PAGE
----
• 11:00 a.m. 330. Injectable and spatially patterned particle hydrogels for tissue repair, E Sideris*, N Darling, T Segura; University of California, Los Angeles, CA

  • 11:15 a.m. 331. pH responsive self-assembling pentapeptide hydrogels with tunable properties for neural tissue engineering, J Tang*, K Lampe; University of Virginia, Charlottesville, VA

  • 11:30 a.m. 332. Adult neural stem cell differentiation in IFN? immobilized chitosan hydrogel conduits, H. Baumann*, L. Shriver, N. Leipzig; University of Akron, Akron, OH

  • 11:45 a.m. 333. Nanofibrous Scaffold Mediated Gene Knockdown for Neuronal Differentiation of Human Neural Stem Cells, W Chooi*, W Ong, A Murray, D Nizetic, S Chew; Nanyang Technological University, Singapore, Singapore

  • 12:00 noon 334. Hyaluronic Acid-Astrocyte Extracellular Matrix Hydrogels Improve Histological Outcomes following Spinal Cord Injury and Support V2a Interneuron Transplantation, R. Thompson*(1), J. Pardieck(2), L. Smith(3), M. Shoichet(3), S. Sakiyama-Elbert(2); (1)Washington University in St Louis, St Louis, MO, (2)University of Texas at Austin, Austin, TX, (3)University of Toronto, Toronto, ON

  • 12:15 p.m. 335. The Effects of A Nanofiber-hydrogel Composite on Neuroprotection after Spinal Cord Injury, X. Li*(1), J. Yan(1), C. Zhang(1), M. Seu(1), Y. Nitobe(2), K. Yamane(2), A. Haggerty(2), I. Lasuncion(2), M. Marlow(2), M. Oudega(2), H. Mao(1); (1)Johns Hopkins University, Baltimore, MD, (2)University of Miami, Miami, FL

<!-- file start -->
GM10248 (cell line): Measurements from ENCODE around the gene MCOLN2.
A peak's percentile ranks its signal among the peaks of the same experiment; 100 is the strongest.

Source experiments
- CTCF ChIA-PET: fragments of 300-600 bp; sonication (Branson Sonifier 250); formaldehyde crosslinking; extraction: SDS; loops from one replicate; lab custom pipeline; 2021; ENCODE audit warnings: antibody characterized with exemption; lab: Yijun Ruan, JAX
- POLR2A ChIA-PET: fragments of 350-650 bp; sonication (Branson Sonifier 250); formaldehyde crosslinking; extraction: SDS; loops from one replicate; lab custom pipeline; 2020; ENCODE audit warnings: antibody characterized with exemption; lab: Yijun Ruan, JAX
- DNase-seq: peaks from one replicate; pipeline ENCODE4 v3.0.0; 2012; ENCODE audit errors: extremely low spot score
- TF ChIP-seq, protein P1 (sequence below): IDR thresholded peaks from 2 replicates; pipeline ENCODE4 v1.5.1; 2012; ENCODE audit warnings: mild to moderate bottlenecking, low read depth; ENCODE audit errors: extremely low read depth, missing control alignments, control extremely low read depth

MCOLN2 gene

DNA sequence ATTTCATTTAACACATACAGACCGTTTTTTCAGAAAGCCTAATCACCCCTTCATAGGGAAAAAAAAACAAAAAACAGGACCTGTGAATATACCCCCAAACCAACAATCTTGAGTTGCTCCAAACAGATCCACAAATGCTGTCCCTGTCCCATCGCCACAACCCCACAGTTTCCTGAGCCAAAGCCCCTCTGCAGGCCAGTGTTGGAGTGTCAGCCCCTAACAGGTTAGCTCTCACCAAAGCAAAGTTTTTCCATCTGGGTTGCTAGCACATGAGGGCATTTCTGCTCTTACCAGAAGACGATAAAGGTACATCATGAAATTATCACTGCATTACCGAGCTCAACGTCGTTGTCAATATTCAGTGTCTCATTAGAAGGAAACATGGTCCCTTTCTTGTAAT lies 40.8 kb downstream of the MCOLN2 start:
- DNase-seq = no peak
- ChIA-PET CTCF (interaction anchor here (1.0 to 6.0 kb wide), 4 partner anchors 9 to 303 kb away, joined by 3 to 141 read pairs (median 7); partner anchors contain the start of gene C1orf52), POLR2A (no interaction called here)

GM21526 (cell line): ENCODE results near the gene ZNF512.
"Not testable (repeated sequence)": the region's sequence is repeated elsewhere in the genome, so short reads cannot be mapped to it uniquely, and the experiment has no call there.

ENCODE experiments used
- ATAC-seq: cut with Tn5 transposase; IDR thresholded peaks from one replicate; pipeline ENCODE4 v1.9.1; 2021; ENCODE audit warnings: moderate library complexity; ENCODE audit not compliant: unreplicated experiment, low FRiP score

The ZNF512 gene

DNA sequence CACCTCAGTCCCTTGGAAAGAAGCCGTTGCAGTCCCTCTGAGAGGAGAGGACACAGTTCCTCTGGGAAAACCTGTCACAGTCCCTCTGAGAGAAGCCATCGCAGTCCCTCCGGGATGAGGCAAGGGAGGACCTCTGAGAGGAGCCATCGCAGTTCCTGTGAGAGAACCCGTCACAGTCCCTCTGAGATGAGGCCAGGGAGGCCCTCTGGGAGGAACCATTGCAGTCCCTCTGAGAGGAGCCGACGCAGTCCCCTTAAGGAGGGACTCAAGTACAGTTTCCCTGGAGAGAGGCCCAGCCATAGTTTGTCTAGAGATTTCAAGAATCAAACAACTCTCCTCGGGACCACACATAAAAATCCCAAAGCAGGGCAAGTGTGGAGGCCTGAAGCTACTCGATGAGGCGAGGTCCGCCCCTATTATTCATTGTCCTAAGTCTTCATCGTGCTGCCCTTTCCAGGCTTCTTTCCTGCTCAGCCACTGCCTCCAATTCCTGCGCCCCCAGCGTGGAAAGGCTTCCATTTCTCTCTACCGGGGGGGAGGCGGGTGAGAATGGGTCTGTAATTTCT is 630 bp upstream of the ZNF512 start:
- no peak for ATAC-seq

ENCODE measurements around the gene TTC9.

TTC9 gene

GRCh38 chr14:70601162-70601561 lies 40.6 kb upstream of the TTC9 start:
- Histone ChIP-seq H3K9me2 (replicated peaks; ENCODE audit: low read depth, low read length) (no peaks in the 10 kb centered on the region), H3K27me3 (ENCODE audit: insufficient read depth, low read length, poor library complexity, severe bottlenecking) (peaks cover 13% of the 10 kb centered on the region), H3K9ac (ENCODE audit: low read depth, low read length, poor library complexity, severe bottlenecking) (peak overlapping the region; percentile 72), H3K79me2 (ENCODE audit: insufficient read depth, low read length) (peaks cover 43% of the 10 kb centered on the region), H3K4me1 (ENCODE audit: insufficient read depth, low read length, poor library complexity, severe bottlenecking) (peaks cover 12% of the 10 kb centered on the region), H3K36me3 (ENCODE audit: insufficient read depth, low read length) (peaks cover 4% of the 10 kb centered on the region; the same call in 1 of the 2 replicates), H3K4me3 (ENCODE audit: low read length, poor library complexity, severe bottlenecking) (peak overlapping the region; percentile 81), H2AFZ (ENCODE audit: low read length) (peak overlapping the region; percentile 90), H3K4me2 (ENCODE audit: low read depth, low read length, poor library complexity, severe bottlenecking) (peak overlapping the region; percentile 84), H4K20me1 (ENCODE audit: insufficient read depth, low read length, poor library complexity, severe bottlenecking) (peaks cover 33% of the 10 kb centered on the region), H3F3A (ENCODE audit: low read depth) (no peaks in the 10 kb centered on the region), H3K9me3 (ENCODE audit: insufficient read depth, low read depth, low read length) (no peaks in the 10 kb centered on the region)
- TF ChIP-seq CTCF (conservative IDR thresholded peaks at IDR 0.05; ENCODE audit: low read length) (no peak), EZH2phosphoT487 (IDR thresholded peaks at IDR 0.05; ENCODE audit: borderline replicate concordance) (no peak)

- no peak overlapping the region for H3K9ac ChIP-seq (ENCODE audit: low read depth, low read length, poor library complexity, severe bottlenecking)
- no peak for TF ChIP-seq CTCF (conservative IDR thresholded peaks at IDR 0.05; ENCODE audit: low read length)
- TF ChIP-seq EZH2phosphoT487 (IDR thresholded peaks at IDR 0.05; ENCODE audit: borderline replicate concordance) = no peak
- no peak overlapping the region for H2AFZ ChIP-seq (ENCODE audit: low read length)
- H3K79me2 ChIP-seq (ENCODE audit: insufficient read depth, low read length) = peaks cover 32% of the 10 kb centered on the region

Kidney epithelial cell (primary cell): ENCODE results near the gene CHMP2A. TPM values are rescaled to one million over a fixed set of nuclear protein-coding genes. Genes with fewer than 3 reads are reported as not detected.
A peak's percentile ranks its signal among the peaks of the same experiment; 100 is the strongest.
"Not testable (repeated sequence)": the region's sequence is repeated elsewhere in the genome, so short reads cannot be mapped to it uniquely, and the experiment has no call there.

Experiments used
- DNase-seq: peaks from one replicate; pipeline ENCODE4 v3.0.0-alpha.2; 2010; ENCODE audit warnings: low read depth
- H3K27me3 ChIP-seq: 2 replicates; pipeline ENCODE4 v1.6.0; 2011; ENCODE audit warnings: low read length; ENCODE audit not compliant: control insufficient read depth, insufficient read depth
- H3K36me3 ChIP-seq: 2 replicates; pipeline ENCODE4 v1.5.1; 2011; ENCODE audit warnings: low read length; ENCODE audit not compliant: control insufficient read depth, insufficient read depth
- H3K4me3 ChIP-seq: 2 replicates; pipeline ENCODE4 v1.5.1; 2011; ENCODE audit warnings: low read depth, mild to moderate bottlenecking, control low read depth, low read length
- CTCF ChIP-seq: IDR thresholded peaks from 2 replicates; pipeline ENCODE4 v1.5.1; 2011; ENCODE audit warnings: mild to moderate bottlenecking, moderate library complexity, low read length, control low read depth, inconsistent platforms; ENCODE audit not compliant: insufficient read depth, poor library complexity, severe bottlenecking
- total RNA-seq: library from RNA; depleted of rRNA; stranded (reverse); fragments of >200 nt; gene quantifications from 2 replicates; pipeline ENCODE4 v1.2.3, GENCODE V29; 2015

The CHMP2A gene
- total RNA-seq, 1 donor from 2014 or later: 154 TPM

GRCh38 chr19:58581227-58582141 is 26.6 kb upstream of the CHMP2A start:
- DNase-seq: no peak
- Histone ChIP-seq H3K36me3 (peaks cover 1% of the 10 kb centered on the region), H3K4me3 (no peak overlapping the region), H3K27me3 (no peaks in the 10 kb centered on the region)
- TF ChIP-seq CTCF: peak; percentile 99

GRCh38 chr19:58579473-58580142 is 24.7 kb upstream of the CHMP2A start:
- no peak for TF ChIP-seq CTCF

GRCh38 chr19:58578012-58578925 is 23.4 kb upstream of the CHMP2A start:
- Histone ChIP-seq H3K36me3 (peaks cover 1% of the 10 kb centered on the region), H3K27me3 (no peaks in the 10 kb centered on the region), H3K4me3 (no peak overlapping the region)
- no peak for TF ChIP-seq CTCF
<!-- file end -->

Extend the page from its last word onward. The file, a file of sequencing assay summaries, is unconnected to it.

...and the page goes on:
Invited Speaker(s)

  • Aileen Anderson, PhD


Timeslot: Friday, April 13, 2018 - 10:30am to 12:30pm
Track: Biomaterials for Immunity and Cancer
Room: 210/211


Carbohydrates, including monosaccharides, oligosaccharides, polysaccharides, and their conjugates, are major components of all living organisms that play a central role in numerous normal and pathological processes. Thus, carbohydrates are gaining interest as both targets and bioactive components of therapeutics and diagnostics for various biomedical and biotechnological applications. Carbohydrate-containing biomaterials (i.e. "glycomaterials") are receiving particular attention because they provide unique opportunities to mimic the multivalent carbohydrate presentation in native glycoconjugates that is often central to carbohydrate function within living systems. This session will highlight recent advances in the synthesis, characterization, and use of glycomaterials to interrogate and harness the biological activity of carbohydrates for biomedical and biotechnological applications. Particular emphasis will be placed on synthetic glycomaterials to probe glycocalyx function, modulate lectin activity, and engage the immune system for infection prophylaxis and immunotherapy.